# Ireducible polynomial over $\mathbb Z_4$

How can you prove that $f(x)=X^2+1$ is irreducible over $\mathbb Z_4$, the quotient ring?

We know that $\mathbb Z_4$ admits divisors of $0$, as $2*2=0$, so any elemanary approach using $h\times g=f$ doesn't necessarily lead us to $\text {deg}(h) = \text {deg}(g) = 1$ (as would have normally happened in $\mathbb Z$ or $\mathbb R$).

• Showing it has no roots doesn't mean it is ireductible. Take X^4+X^2+1 in Z_2. It has no roots (neither 0 nor 1 are roots) but it can be written as (X^2+X+1)(X^2+X+1) Apr 5, 2016 at 20:36
• I should note that in my notation, degree (h) is the largest power in that polynomial. Apr 5, 2016 at 20:41
• The question of irreducibility in a non-integral domain is a bit subtle in many ways because of the presence of zero divisors. For example we have $$x^2+1=(2x+1)(2x^3+x^2+2x+1).$$ Yet we should not rush to declare the polynomial reducible. This is because here $2x+1$ is a unit in the ring $\Bbb{Z}_4[x]$. Namely $$(2x+1)^2=4x^2+4x+1=1.$$ Recall that an irreducible element is allowed to have unit factors (well, everything is divisible by all units). I'm not even sure about a fully satisfactory definition of an irreducible polynomial over $\Bbb{Z}_4$. Apr 5, 2016 at 21:01
• In the late 90s coding theorists were heavily interested in the algebra of $\Bbb{Z}_4[x]$. IIRC when working with irreducible polynomials we only allowed monic factors. That approach lead to calculations like in Slade's answer (+1). We needed a good Hensel lifting theory, so this made sense. I may have forgotten a detail or three :-). IIRC the people who started that line of research used the conventions of MacDonald's book on Finite rings. Not sure that his conventions would be adopted universally. Apr 5, 2016 at 21:05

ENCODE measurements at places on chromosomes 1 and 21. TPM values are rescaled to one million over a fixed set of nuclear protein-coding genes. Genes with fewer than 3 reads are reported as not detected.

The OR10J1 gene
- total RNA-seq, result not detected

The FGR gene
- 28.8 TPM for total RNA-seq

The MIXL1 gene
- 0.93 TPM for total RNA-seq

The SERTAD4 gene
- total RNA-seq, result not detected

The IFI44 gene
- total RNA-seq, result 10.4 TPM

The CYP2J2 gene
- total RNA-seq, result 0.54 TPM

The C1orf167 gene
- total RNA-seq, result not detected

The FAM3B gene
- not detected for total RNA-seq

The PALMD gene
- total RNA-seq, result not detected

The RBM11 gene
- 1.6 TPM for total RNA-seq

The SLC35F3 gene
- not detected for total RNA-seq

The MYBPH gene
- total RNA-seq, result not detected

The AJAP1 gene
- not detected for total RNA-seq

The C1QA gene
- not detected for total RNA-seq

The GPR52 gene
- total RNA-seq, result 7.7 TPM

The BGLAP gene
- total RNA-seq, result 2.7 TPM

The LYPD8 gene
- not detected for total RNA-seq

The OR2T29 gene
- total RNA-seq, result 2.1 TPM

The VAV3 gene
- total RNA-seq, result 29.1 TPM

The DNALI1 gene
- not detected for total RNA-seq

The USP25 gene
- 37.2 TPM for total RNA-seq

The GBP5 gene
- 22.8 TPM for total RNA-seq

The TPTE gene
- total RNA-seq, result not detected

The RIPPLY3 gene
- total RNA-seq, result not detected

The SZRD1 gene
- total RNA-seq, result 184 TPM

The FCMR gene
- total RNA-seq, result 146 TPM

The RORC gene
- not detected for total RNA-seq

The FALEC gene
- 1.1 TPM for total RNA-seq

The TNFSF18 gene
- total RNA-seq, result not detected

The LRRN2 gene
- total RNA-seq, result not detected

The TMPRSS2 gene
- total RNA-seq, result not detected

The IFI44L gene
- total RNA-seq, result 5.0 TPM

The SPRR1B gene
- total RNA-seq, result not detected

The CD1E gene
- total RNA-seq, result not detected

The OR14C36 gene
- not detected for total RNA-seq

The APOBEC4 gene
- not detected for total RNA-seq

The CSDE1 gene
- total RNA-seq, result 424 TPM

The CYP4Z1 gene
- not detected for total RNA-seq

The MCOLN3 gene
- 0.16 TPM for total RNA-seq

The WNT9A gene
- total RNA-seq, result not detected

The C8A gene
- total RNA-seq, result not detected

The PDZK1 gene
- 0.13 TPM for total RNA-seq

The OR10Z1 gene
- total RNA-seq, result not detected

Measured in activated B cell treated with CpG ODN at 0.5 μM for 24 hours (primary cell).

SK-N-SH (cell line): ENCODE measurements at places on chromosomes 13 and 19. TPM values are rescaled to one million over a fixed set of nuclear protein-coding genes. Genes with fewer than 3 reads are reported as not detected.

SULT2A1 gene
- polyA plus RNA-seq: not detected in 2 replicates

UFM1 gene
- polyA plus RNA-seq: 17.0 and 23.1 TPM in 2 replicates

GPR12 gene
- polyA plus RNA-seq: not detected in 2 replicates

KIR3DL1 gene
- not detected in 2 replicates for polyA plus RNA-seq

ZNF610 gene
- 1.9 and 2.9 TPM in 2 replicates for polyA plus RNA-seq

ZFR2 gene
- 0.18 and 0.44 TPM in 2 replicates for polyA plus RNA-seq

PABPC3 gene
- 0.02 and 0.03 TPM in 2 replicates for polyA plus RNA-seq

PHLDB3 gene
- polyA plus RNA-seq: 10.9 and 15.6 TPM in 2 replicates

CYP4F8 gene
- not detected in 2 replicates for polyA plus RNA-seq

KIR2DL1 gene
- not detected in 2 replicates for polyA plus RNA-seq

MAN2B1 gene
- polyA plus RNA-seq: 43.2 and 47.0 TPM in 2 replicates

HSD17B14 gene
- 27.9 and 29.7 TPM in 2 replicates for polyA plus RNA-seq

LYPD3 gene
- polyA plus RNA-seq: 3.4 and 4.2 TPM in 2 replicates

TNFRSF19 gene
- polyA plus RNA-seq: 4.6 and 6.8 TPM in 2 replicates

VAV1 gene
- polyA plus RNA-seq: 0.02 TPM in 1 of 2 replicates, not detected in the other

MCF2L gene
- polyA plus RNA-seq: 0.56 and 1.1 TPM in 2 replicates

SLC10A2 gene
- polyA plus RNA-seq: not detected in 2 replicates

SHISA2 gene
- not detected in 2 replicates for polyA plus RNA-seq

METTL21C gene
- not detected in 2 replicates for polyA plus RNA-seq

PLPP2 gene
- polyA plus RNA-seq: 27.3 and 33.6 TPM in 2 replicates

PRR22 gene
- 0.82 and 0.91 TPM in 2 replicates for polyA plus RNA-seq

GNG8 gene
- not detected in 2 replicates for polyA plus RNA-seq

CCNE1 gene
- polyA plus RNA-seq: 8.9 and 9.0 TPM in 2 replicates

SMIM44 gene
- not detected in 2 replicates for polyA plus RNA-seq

• I'd like your comments Jyrki, but the site wouldn't let me. Crazy factorization, you nearly got me. Apr 5, 2016 at 21:12

Suppose we have a factorization $x^2+1=(x^2p + ax+b)(x^2q+cx+d)$ in $(\mathbb{Z}/4)[x]$, with $p,q\in (\mathbb{Z}/4)[X]$.

By unique factorization in $(\mathbb{Z}/2)[x]$, where $x^2+1=(x+1)^2$, this means that $a,b,c,d$ are odd, and $p=2f$, $q=2g$ are even.

Without loss of generality, assume $d\equiv 1\pmod{4}$. Multiplying out, we can see that $bd \equiv 1\pmod{4}$, so $b\equiv d\equiv 1$. But then the linear term is $a+c\equiv 0$. Perhaps switching the order of $f$ and $g$, this leads to the factorization:

$$x^2+1 = (2x^2f + x + 1)(2x^2g-x+1)$$

Multiplying out leads us to the equation $2x^2f(-x+1)+2x^2g(x+1) \equiv 2x^2\pmod 4$, or $f(-x+1) + g(x+1) \equiv (f+g)(x+1)\equiv 1\pmod{2}$, which is impossible by unique factorization.

• Again, it seems to me like you are considering only a factorizarion in linear factors. What if we have higher degree polynomials that multiplied give f? Apr 5, 2016 at 20:55
• Maybe this method can be extended though. I am not sure. Rings are funny business. Apr 5, 2016 at 20:57
• @user4773863: Reduction modulo two is the right way to begin here. It shows that all the higher degree terms must be even. And those can be killed by multiplication with a unit of $\Bbb{Z}_4[x]$. Apr 5, 2016 at 21:08
• I don't know how to implement Jyrki's proposed fix, but I've updated with a correction that should work. Apr 5, 2016 at 21:14